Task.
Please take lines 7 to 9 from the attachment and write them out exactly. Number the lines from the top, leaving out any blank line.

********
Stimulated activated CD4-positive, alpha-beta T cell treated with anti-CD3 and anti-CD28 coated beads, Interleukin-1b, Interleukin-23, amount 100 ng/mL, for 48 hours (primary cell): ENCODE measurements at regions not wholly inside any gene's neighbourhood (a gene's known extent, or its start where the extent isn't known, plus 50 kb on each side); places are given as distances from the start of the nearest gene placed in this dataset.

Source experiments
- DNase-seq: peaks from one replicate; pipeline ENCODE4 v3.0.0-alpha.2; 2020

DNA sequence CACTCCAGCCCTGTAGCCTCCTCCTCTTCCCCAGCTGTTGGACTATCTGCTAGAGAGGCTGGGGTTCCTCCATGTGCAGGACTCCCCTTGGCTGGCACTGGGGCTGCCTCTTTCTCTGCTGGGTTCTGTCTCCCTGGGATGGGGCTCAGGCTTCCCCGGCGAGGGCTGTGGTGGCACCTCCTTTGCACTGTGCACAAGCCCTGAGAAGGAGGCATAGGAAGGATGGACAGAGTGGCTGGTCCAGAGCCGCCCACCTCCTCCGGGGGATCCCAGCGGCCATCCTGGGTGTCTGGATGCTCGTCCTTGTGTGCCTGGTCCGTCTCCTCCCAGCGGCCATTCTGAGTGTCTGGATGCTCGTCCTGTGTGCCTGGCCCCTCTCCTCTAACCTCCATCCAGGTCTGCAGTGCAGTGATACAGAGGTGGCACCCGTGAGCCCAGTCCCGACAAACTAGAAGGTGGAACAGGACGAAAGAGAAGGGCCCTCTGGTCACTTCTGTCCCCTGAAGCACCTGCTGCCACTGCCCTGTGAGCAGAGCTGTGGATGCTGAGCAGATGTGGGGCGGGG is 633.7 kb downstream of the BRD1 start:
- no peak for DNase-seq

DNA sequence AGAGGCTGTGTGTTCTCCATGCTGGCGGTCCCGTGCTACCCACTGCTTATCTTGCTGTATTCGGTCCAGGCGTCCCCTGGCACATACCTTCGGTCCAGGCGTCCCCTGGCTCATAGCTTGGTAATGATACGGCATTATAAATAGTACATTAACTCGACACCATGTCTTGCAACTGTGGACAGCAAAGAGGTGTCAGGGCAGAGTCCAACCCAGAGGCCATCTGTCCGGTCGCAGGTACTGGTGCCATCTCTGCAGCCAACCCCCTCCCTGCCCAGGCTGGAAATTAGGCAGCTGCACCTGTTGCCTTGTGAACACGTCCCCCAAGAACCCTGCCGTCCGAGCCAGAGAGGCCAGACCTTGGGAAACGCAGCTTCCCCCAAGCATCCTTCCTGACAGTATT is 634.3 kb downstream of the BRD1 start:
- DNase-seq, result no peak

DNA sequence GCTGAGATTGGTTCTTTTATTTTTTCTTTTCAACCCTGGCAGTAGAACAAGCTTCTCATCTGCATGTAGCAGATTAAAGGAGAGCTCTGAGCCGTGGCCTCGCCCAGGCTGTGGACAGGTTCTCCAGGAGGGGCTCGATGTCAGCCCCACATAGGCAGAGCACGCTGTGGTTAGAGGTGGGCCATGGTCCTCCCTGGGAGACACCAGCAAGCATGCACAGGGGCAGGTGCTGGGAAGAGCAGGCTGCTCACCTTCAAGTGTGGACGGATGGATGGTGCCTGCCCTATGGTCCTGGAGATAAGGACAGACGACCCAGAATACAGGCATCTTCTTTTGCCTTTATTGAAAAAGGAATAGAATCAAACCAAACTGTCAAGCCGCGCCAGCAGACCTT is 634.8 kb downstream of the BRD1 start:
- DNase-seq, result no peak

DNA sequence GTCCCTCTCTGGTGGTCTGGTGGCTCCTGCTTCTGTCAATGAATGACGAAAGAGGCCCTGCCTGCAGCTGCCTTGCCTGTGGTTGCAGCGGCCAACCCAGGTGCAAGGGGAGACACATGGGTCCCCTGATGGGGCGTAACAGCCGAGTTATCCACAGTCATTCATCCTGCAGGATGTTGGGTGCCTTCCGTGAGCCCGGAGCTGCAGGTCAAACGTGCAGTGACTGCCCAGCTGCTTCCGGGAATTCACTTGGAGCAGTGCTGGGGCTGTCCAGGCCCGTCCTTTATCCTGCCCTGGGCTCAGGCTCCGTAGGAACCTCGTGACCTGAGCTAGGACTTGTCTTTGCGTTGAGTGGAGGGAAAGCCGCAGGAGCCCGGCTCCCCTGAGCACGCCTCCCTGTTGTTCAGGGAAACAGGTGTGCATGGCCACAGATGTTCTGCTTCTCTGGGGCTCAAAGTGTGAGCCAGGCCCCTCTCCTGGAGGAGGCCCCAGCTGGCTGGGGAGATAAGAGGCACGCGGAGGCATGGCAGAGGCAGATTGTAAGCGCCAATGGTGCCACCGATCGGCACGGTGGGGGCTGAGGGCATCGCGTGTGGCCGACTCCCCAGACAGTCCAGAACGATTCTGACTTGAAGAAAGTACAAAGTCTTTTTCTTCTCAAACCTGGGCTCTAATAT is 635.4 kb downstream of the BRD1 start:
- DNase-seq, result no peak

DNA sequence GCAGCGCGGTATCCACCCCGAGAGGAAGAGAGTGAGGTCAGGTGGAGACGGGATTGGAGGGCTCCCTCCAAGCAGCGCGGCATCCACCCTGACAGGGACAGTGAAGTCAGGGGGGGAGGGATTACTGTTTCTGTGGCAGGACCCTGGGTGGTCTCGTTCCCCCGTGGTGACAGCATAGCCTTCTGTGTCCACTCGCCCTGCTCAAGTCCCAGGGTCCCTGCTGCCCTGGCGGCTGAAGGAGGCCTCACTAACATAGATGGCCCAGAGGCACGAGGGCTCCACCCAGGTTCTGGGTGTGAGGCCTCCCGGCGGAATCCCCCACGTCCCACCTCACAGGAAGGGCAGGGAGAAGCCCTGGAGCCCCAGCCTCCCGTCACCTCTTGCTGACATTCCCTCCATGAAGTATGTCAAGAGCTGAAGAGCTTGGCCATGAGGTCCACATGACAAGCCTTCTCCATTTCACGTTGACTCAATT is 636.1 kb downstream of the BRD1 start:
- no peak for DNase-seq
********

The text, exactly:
- DNase-seq, result no peak

DNA sequence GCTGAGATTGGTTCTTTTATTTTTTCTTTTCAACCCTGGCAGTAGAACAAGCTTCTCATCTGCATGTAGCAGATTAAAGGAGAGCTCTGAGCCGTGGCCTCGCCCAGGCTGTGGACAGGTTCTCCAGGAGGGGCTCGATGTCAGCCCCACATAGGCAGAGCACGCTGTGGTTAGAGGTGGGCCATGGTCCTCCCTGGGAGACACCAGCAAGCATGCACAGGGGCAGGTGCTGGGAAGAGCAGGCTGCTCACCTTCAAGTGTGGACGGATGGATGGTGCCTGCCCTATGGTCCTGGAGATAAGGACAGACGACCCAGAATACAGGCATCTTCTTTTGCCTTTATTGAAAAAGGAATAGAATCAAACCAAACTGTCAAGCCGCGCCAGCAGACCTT is 634.8 kb downstream of the BRD1 start:
- DNase-seq, result no peak